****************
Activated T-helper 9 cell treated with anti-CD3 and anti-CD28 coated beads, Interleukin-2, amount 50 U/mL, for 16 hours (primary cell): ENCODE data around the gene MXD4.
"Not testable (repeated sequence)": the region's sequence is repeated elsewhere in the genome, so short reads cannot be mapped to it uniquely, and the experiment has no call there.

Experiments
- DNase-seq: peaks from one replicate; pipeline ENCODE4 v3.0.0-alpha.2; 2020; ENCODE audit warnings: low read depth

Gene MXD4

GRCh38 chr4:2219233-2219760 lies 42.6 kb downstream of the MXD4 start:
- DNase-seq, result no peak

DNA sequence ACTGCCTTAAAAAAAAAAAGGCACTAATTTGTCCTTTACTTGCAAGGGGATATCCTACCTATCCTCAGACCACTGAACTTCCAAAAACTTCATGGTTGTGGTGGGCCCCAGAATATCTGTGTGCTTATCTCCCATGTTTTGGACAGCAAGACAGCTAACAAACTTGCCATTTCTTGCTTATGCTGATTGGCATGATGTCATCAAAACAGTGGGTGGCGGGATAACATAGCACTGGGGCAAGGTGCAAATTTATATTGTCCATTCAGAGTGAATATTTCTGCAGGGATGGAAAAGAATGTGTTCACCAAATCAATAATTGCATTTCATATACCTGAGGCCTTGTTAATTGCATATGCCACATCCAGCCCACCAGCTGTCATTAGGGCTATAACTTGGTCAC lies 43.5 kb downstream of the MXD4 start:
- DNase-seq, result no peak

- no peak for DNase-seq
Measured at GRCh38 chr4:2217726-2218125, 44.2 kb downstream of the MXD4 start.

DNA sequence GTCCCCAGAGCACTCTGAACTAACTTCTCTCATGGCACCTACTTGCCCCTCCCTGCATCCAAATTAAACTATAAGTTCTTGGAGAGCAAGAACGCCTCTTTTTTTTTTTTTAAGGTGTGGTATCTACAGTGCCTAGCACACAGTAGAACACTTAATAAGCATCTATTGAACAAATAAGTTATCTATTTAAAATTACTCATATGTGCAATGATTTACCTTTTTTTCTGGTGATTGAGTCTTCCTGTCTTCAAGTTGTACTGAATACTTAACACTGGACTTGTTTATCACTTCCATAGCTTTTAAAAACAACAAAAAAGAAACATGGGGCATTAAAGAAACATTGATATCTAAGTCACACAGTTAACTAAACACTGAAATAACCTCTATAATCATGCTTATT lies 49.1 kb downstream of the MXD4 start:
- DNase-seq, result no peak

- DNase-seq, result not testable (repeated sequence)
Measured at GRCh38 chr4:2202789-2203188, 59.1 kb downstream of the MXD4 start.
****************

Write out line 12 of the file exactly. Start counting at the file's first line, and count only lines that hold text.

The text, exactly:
DNA sequence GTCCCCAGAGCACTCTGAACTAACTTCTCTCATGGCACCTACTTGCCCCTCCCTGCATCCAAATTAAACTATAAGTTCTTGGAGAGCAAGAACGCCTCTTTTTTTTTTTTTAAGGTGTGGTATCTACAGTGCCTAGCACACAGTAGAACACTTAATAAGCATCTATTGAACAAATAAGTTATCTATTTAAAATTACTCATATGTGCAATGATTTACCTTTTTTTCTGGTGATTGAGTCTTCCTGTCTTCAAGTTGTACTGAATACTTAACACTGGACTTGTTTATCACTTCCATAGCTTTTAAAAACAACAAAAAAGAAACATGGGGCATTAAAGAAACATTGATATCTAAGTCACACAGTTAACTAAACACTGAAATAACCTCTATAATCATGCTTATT lies 49.1 kb downstream of the MXD4 start: